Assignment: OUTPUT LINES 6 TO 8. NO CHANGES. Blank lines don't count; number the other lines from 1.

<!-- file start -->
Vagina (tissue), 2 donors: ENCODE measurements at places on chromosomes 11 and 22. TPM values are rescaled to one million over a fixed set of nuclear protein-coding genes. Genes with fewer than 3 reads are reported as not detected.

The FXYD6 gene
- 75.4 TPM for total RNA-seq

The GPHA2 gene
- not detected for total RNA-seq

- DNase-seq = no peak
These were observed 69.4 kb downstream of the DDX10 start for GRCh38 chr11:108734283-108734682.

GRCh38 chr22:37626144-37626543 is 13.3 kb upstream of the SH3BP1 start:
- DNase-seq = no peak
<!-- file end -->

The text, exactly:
- DNase-seq = no peak
These were observed 69.4 kb downstream of the DDX10 start for GRCh38 chr11:108734283-108734682.

GRCh38 chr22:37626144-37626543 is 13.3 kb upstream of the SH3BP1 start: